Superbowl – Bucking the Trend of Television Advertising

With the Superbowl kicking off on Saturday, the 30 second spot has risen to a record $5.6 million this year. The major international event is holding up what is seen by many experts as a dying industry.

Earlier this week, the Superbowl ad was revealed as a play on Rick and Morty’s “Interdimensional Cable” routine which has featured twice in the popular television series. In the ad, Rick and Morty realise that they themselves are inside a Pringles ad and try to escape with Morty asking “how much did they pay for this” and Rick responding, “not enough”.

The ad has already grabbed the attention of millions of viewers worldwide before the Superbowl. Obviously, this gives them a great return on investment.

This highlights that the Superbowl prime spot has become revered and respected by advertisers the world over, much like at Christmas when advertisers fight for the most gripping Christmas ad (that pulls on your heart strings). The Superbowl has created this trend due to the number of fixed eyeballs it brings in every year. You can see the trends in this infographic by Betway NFL Lines.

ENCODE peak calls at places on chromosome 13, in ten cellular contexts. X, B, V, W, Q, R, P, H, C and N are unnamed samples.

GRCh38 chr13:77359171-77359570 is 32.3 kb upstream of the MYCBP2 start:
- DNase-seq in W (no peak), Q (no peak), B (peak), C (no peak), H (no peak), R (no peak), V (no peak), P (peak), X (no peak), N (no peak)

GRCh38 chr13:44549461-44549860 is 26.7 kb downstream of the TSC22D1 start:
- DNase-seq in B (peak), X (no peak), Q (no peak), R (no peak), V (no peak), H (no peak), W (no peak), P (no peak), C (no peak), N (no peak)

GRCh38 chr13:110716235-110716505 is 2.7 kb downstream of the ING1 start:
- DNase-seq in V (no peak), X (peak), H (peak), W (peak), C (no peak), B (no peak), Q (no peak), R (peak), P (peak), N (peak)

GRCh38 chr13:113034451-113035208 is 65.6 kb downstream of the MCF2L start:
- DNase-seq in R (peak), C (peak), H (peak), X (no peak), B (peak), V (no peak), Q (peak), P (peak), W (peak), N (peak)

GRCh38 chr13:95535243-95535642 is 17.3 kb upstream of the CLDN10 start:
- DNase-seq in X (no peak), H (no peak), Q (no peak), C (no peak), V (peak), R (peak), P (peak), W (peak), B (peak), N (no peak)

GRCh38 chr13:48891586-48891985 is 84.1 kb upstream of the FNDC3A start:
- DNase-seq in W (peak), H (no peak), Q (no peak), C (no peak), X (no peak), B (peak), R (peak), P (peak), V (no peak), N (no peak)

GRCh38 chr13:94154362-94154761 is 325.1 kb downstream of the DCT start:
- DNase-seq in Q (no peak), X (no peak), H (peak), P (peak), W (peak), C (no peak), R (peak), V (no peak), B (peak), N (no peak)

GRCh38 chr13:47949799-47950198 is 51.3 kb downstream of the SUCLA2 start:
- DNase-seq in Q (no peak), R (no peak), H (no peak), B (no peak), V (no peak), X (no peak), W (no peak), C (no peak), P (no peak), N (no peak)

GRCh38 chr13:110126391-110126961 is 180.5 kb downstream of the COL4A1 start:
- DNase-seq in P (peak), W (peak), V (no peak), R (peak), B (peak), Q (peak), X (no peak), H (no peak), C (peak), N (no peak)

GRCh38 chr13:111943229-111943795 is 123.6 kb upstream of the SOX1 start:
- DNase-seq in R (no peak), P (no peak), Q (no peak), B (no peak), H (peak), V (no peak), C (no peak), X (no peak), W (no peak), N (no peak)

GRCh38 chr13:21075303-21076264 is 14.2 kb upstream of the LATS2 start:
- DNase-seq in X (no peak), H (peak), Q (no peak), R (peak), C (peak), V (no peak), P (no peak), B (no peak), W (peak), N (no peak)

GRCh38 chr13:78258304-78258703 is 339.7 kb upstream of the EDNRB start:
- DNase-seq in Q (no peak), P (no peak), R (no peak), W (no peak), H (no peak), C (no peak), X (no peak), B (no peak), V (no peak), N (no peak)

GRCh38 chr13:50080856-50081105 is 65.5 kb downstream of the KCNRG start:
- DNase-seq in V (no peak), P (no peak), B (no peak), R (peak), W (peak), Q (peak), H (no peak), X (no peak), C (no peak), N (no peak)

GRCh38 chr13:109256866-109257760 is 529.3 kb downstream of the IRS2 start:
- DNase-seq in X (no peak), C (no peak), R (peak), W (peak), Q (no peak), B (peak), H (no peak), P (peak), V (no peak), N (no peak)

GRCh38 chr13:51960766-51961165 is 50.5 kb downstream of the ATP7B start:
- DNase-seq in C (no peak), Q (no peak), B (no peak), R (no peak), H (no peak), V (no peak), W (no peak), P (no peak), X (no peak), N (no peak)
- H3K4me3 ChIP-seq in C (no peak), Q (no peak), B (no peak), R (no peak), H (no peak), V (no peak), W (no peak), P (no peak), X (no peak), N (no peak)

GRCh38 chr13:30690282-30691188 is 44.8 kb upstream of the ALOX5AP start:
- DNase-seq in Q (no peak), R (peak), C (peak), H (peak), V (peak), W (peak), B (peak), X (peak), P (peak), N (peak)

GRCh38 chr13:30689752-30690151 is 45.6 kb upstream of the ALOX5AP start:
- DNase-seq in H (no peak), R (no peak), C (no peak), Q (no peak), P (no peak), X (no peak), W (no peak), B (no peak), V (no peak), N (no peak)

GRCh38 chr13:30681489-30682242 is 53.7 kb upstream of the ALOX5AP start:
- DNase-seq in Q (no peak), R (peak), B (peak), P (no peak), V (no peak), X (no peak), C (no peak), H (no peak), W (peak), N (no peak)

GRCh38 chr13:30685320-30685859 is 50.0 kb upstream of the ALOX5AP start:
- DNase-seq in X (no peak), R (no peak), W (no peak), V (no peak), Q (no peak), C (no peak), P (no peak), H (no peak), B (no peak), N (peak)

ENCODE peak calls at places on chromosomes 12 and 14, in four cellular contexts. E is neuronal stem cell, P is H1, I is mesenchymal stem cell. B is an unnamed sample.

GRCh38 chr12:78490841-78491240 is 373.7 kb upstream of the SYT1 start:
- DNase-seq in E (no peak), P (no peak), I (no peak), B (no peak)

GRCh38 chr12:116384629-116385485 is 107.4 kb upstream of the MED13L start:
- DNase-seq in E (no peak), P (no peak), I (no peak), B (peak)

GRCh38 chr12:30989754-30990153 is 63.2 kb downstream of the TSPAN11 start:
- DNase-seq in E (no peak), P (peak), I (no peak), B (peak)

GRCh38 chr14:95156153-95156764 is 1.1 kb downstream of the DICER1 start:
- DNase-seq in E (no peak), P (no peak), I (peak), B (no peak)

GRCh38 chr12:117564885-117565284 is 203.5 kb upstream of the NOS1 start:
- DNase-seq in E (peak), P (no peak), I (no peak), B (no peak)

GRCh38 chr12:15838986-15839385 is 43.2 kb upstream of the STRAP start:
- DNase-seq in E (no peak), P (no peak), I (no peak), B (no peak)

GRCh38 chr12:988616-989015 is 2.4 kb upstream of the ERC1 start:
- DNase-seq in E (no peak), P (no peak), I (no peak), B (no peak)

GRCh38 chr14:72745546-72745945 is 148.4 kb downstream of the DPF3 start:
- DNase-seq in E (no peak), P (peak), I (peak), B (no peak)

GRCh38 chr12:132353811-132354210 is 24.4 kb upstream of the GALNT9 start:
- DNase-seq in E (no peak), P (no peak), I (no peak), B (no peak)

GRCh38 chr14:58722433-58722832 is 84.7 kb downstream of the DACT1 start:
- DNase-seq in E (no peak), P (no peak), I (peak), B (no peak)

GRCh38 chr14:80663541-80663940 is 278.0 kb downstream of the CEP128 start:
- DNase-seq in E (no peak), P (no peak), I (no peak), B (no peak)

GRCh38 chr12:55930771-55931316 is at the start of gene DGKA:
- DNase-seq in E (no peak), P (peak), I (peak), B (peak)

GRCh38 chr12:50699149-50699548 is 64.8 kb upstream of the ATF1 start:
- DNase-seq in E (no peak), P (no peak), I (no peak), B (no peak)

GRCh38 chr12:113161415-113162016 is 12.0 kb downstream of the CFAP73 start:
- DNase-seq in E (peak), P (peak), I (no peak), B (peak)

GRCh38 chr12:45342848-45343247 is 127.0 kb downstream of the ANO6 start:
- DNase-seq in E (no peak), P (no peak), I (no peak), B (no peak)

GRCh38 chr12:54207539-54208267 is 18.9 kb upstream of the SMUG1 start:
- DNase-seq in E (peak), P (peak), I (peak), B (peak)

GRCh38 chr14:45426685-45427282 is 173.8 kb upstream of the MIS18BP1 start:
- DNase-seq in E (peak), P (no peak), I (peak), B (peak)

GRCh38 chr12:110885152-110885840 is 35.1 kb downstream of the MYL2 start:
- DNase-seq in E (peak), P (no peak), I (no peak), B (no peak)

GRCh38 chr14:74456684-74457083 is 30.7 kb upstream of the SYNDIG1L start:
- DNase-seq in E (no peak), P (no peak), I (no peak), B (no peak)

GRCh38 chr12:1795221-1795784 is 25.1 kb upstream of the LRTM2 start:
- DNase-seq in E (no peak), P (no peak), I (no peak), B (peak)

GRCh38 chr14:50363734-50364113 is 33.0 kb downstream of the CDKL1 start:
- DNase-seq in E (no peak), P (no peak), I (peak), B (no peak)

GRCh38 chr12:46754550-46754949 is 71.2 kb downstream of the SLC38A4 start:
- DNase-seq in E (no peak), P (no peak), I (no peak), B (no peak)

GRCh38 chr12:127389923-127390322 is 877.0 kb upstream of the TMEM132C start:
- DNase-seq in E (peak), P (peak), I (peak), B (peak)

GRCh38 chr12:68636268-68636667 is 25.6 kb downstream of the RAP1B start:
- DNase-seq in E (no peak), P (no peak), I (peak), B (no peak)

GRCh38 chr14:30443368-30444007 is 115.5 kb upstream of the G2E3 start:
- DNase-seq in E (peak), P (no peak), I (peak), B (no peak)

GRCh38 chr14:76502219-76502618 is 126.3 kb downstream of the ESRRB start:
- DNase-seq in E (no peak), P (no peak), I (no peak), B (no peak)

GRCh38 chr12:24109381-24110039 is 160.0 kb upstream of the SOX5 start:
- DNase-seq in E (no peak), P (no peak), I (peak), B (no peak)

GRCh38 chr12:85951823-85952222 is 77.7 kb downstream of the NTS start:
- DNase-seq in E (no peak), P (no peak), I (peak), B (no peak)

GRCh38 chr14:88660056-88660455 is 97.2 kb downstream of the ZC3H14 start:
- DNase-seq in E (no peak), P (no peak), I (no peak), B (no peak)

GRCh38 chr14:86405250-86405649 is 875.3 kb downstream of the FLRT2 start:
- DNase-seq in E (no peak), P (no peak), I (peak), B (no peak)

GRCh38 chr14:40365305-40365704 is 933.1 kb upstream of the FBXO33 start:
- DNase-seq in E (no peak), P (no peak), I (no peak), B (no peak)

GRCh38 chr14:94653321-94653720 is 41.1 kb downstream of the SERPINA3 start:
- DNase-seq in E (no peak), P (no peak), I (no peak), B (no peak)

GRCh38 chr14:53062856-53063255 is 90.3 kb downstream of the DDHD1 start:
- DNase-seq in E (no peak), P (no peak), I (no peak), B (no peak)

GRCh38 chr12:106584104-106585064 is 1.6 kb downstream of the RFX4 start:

Doug Gould, a marketing wizard at Heineken spoke to Betway:

“The [number of] eyeballs is primary.

“Again – it’s a guaranteed audience of X million – whatever that number is going to be this year.

“So that is the primary. The business of the business is the more eyeballs you get the more you should pay. So that part makes sense – that’s the technical answer. What’s the non-technical answer?

“What else drives price? The same thing that makes us buy $150 jeans or pay $100 for a hamburger that’s made of a particular cow that nobody’s heard of before that comes from Japan versus one that costs $15 – and you can’t tell a huge difference, other than someone says this is better.

Companies use the Superbowl to promote their presence to fans delight. Doug continues by commenting that research is pointing toward some of the younger fans being more interested in the half time show and annual “battle of the ads” than the game itself.

AFI
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